Anna Barnes is a Melbourne-based playwright and author. She won STC’s Patrick White Playwrights’ Award in 2012 and developed her new play, Lethal Indifference, through our Rough Drafts workshop program.
Anna also works in PR and communications. And it was her work at a family violence legal centre that led her to the story of Lethal Indifference.
Anna, what came first: the play or the job? Were you working at the family violence legal centre as research?
No, that wasn't the case at all.
I’d been doing communications work for a little while part-time and I'd done some fundraisers for family violence shelters. One thing led to another and I was offered a job in the sector.
I've worked in places before where people say, "You should write a play about that!" but I’d never done it. And it wasn’t my intention with this job either. I guess sometimes you just have stories come along that won't go away. That was very much the case with this story. I tried very hard to make it go away. I wanted someone else to write it – I really wanted a Four Corners or a journalistic kind of take on this story. But it just wouldn't go away. So, I ended up writing it and that's how Lethal Indifference came about.
What was the story?
It’s the story of a woman who died. I happened to be at the reading of the coroner's report, and how she ended up being murdered by her partner was a story I just couldn’t forget.
I was so shocked by what had happened in this case, for many reasons. Partly because the woman was incredible; she was clever in the way she had manoeuvred out of a really violent relationship. And it’s devastating that, despite how clever she was, despite her doing all the “right things”, she still ended up in this horrible fate.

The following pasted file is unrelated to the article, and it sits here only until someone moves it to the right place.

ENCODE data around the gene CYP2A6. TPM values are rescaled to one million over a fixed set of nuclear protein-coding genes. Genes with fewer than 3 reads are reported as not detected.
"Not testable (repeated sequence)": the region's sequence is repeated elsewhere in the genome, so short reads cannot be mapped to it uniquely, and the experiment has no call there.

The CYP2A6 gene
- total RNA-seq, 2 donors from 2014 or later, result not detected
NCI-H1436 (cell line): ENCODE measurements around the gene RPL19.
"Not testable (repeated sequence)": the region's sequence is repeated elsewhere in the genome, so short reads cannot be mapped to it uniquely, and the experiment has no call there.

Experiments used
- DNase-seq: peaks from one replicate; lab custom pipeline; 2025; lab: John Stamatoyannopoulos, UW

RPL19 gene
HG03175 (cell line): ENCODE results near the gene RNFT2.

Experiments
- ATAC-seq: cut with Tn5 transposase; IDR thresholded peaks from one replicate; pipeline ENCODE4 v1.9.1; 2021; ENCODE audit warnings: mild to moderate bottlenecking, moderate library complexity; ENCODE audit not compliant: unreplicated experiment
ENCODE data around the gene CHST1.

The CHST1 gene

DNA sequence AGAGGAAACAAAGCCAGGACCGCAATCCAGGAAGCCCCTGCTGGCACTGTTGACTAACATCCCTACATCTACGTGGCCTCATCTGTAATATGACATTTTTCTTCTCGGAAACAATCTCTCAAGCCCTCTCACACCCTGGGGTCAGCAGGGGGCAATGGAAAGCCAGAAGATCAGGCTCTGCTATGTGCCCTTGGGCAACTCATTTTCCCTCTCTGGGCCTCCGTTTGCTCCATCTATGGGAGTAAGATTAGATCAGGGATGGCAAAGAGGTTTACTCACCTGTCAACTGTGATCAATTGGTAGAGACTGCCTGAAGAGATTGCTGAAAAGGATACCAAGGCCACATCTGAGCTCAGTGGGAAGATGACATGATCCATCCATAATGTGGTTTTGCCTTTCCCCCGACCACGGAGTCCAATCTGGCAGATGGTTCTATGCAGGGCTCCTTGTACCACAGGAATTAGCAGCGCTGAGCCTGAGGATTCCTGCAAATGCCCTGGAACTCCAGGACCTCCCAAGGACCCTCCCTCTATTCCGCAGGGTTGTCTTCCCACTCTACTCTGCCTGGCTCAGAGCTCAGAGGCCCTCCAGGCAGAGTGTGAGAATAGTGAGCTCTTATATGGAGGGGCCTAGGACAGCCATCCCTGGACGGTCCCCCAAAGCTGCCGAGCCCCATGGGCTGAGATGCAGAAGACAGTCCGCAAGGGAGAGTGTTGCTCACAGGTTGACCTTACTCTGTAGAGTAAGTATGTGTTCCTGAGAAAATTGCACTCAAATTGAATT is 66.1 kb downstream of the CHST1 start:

The media weren’t interested in telling this story. So I ended up having to do it myself.
The play is structured as a kind of detective story with twists and revelations. Was all that in the coroner's report or did you have to fill it out?
No, it was definitely all there. It generally is in all coroner's reports. This is no different than many other family violence victims who have been murdered by their partner. These are devastating tales of survival. Women put so much on the line to survive, to make sure they and their children are safe.
You’ve written the play as a one-woman monologue, in which the woman is based on yourself. Why was that?
I originally thought about trying to write a traditional play based on the coroner’s report with characters and scenes, but it all just felt so inauthentic. I kept returning to my own experience of telling friends about these kinds of stories at night over a bottle of wine. I couldn't stop telling these stories because I wasn't seeing them being reflected in the news; it wasn't reflected in what people were talking about. And I wanted people to know what was happening and to understand it in a way that wasn’t just about what a woman is dealing with privately. I wanted people to realise these stories are happening right under their noses. It's happening in your apartment block, it's happening everywhere. It's not uncommon. It's not an issue of one race or one class – it's a very Australian issue. The statistics continue to show it affects all classes equally, all races, and that was part of the story I wanted to tell.
You've got Emily Barclay playing you. Do you know Emily well? Or what was it like meeting her?
It was really nerve-wracking at first because you have a character that is you and the idea of someone playing you – well, it's a pretty scary thought. I'd seen her work, and I thought she was just incredible, but when I first met her we had this amazing connection. She had Bikini Kill tattoos – my favourite band! – and the first night that we met we ended up having dinner and talking for about 5 hours. It made that situation so easy. She is such a talented, incredible woman.
This is a short excerpt from a longer Q&A included in the Lethal Indifference program, which also features:
- a note from Artistic Director Kip Williams
- a Q&A with director Jess Arthur
- a synopsis
- a Q&A with performer Emily Barclay
- biographies and photos of the cast and crew
- photos from the rehearsal room
- and much more!
Pick one up at the theatre for only $10.
Lethal Indifference, 17 Feb – 10 Mar 2018, Wharf 1 Theatre
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